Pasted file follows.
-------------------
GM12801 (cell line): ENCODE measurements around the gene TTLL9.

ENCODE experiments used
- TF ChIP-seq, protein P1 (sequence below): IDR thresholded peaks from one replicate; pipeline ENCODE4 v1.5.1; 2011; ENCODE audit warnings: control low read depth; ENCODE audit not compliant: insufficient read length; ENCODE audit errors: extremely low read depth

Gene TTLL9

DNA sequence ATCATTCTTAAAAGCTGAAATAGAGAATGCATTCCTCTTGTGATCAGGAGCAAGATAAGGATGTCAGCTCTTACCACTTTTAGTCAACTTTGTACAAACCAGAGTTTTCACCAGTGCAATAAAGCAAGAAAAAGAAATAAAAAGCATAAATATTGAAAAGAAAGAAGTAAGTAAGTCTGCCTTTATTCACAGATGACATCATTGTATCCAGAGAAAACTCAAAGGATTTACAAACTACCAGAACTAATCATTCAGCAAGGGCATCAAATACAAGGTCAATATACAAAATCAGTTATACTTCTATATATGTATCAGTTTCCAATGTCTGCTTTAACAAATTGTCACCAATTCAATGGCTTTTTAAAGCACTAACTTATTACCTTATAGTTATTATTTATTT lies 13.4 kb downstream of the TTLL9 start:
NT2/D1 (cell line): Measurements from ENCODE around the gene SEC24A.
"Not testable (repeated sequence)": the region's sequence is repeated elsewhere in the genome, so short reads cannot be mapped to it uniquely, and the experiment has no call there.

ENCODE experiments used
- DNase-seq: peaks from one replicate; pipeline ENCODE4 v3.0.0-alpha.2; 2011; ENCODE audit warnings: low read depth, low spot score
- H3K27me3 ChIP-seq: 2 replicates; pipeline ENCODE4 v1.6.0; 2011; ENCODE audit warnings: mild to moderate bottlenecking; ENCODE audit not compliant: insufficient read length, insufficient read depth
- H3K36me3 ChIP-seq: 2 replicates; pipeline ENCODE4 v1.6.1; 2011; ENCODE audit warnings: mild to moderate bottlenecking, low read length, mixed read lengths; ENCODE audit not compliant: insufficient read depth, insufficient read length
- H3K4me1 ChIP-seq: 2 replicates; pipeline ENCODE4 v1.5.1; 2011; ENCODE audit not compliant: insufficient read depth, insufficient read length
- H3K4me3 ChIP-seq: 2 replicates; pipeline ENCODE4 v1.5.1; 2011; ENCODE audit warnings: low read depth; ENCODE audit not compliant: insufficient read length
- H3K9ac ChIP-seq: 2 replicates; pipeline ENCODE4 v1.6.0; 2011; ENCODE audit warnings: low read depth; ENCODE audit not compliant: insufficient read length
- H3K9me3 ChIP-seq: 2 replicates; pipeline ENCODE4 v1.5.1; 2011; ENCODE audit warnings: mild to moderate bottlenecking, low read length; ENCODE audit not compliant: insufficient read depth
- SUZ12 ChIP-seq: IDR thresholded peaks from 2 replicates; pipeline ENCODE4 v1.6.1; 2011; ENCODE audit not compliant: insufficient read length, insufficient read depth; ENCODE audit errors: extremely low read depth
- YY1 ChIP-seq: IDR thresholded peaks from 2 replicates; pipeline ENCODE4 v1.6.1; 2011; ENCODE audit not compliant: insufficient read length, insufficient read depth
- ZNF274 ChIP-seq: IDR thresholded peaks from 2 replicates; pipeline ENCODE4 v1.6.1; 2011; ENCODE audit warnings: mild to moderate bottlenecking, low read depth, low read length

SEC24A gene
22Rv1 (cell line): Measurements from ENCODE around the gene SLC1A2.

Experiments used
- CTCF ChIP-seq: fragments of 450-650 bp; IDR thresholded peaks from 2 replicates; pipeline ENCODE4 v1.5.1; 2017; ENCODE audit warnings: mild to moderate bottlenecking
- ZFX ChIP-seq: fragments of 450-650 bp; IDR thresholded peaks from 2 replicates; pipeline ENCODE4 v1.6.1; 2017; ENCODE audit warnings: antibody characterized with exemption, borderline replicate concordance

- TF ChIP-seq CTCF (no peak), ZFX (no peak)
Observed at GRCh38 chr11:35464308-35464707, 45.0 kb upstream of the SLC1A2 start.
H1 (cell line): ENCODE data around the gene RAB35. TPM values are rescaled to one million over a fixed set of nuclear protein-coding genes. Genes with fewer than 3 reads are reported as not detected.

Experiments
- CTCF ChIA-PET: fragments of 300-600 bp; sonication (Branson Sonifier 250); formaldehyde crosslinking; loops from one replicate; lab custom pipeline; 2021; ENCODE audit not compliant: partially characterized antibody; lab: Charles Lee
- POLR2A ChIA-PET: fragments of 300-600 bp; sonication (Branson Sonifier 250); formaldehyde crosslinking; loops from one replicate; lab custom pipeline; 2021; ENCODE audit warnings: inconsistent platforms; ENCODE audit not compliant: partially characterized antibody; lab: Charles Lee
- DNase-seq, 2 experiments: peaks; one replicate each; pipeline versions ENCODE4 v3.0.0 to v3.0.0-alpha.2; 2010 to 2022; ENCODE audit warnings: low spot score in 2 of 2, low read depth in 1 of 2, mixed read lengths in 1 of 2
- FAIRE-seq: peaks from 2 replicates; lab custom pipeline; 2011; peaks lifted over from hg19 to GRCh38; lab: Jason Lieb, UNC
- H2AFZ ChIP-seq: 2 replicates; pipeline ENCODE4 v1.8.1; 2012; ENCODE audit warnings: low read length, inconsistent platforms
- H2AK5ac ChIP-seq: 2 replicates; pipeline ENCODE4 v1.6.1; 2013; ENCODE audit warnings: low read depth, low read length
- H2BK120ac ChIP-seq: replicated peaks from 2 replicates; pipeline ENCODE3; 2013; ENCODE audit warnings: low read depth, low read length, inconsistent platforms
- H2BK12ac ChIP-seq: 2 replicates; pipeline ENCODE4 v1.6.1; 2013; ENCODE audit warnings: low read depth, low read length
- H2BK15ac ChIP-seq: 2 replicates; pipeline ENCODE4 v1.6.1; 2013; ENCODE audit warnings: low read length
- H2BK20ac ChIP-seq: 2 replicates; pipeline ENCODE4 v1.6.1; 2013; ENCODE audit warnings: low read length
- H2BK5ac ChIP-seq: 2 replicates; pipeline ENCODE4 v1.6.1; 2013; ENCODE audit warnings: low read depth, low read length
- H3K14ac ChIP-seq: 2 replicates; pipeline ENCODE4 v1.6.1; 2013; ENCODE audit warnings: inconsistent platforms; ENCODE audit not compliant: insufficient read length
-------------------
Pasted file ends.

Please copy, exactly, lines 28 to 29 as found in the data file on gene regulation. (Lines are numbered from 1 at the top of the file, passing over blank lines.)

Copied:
- CTCF ChIA-PET: fragments of 300-600 bp; sonication (Branson Sonifier 250); formaldehyde crosslinking; loops from one replicate; lab custom pipeline; 2021; ENCODE audit not compliant: partially characterized antibody; lab: Charles Lee
- POLR2A ChIA-PET: fragments of 300-600 bp; sonication (Branson Sonifier 250); formaldehyde crosslinking; loops from one replicate; lab custom pipeline; 2021; ENCODE audit warnings: inconsistent platforms; ENCODE audit not compliant: partially characterized antibody; lab: Charles Lee